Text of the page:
Images of prison: Managing institutional complexity in the Austrian penal system

Johanna Winter

Publication: ThesisDoctoral thesis

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Prisons are a specific type of organization with distinct challenges for their management. Most importantly, prisons - as well as understandings of how to 'successfully' manage them - are embedded in a pluralistic environment that consists of a variety of stakeholders with different ideas and expectations with regard to role and governance of prisons. This study addresses the question of which different understandings of 'good' prison management can be found in the Austrian discourse and how the expected complexity constituted by contradictory expectations is manifested in the shared narratives of prison managers. I draw on an institutional theory perspective in order to reconstruct the distinct constellation of institutional logics at the field level as well as at the individual level. Empirically, the study has four central elements: First, I identify the institutional logics at the field level as well as the relevant actors in the field. Second, I reconstruct the prevalent institutional logics as well as the metaphors in use at the individual level. Third, I compare field level and individual level. Finally, I am particularly interested in whether and how metaphors are used by prison managers to enact institutional logics and establish relationships between them. To answer the questions concerning the field level, I focused on articles in five Austrian newspapers from 1970 to 2015. Regarding the individual level, I conducted eight narrative interviews with (former) Austrian prisons managers. Methodologically, I combine a variety of different analytical approaches, namely content analysis, metaphor analysis, and objective hermeneutic analyses. The findings reveal two different 'types' of logics, namely governance and purpose logics. These logics differ in their content (what they claim jurisdiction over), their structure (their relationships within and across types), and in the metaphors used (purpose logics have a more restricted set of metaphors, while governance logics have a more differentiated set). Further, the empirical analyses show that metaphors play a variety of roles with regard to logics. They may either specify individual logics, set up competing logics against each other, stress complementarities between logics, or create relationships between otherwise unrelated logics. Summing up, this dissertation contributes, first, to literature on cross-level relationships of institutional logics by linking field-level results with individual-level results. Second, it extends literature on institutional pluralism and institutional complexity by arguing that constellations of logics do not only exist at different levels but there may also be different types of logics within a constellation. Third, I contribute to rhetorical approaches in institutional theory by showing how metaphors are a way of manifesting institutional pluralism. Fourth, for the practice of prison management, the study has implications for the planning and realization of change management efforts.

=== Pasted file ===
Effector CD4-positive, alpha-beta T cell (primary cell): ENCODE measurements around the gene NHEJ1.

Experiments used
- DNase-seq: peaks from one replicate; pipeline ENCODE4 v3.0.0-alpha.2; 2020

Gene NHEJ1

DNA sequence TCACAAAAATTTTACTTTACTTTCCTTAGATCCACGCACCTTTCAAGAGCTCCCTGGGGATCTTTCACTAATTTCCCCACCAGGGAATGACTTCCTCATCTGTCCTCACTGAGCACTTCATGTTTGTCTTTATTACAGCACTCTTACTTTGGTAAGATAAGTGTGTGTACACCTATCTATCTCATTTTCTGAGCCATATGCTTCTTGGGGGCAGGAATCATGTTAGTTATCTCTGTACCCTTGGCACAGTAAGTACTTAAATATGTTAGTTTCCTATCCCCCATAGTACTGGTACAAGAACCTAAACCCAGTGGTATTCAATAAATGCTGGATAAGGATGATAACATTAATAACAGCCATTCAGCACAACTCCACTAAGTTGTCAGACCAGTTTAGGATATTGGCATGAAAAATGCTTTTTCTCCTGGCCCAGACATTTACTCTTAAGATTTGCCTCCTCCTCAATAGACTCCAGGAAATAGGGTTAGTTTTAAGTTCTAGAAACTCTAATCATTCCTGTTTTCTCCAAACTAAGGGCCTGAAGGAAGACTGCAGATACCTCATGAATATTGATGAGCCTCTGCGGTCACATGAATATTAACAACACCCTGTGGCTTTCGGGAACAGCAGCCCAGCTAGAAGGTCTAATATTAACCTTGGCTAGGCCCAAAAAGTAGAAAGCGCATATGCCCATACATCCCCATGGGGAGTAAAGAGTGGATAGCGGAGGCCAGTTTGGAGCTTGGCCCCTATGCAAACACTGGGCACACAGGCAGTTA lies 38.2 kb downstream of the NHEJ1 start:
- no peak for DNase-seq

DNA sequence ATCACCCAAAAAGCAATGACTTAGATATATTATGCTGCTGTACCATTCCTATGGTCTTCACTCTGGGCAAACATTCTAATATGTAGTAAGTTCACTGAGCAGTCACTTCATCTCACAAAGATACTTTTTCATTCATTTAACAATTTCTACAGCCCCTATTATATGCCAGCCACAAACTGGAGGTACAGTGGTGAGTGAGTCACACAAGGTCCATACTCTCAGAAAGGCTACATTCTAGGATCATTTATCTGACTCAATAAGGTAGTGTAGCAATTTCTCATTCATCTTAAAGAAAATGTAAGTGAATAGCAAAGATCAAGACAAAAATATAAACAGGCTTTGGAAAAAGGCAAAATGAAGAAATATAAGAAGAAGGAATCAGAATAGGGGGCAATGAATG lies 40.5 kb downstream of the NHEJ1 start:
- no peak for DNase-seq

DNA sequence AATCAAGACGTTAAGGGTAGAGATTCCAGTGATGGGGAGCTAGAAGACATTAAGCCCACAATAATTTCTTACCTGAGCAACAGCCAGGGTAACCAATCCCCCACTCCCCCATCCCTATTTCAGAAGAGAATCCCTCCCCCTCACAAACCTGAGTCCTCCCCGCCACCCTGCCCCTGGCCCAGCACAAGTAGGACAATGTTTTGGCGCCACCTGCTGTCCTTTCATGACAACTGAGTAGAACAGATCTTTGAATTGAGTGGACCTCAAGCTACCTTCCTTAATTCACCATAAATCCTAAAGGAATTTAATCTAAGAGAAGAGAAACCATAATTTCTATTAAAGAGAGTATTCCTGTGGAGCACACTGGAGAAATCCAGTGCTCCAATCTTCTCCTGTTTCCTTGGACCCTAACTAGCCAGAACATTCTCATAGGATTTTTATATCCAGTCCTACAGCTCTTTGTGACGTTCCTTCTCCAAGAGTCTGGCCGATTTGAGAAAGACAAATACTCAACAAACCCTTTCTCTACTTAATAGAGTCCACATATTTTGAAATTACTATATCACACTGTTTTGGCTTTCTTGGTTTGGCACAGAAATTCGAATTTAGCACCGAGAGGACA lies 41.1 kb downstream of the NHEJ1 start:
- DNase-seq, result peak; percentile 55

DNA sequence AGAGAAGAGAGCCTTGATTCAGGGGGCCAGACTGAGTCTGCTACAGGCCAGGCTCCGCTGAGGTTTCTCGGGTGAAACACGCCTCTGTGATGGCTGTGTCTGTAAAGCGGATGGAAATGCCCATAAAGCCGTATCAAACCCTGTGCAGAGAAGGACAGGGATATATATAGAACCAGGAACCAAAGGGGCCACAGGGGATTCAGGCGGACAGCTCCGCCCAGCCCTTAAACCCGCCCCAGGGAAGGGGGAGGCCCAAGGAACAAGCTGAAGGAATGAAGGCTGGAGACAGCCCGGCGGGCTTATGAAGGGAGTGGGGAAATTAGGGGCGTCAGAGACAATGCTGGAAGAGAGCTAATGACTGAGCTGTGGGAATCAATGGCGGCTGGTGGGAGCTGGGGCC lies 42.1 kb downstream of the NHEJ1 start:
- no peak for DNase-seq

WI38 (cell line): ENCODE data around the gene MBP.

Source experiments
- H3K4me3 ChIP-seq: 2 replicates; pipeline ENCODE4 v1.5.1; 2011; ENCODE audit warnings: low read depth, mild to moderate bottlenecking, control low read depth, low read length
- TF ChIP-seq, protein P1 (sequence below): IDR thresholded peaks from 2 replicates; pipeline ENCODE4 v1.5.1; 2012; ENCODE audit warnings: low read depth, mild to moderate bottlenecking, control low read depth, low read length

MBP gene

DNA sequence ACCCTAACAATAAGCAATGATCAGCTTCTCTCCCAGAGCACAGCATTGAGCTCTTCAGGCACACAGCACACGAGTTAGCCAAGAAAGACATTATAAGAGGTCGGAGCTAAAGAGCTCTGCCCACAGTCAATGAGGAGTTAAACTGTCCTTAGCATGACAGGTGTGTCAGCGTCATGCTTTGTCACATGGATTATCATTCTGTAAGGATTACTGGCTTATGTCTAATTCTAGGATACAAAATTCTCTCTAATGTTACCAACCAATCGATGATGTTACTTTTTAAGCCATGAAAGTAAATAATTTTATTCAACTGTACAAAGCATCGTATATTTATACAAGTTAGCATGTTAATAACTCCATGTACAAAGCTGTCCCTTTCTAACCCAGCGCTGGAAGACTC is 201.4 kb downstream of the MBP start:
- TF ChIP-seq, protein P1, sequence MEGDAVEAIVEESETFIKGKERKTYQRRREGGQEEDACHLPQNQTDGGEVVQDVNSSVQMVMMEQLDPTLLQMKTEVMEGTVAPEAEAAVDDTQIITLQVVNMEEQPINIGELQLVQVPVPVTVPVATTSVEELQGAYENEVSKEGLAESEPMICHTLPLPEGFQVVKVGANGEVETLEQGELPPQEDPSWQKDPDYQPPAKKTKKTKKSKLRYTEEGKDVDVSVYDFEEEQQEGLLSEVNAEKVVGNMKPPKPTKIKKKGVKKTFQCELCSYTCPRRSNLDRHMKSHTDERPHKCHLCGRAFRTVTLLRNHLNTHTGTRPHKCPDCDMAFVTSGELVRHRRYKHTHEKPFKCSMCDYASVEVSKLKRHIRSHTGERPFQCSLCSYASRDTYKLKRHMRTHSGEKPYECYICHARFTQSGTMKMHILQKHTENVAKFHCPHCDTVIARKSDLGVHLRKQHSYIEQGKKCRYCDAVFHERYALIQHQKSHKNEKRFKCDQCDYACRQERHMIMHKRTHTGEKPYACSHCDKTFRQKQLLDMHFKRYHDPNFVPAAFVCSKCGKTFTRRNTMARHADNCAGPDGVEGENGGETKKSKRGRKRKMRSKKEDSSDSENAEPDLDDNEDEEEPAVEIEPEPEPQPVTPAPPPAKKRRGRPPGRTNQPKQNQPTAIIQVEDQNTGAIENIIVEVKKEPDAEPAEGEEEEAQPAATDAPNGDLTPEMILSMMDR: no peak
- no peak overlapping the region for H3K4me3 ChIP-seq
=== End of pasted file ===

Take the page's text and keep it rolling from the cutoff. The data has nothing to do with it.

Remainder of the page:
Original languageEnglish
Awarding Institution
  • WU Vienna
Publication statusPublished - 31 May 2017

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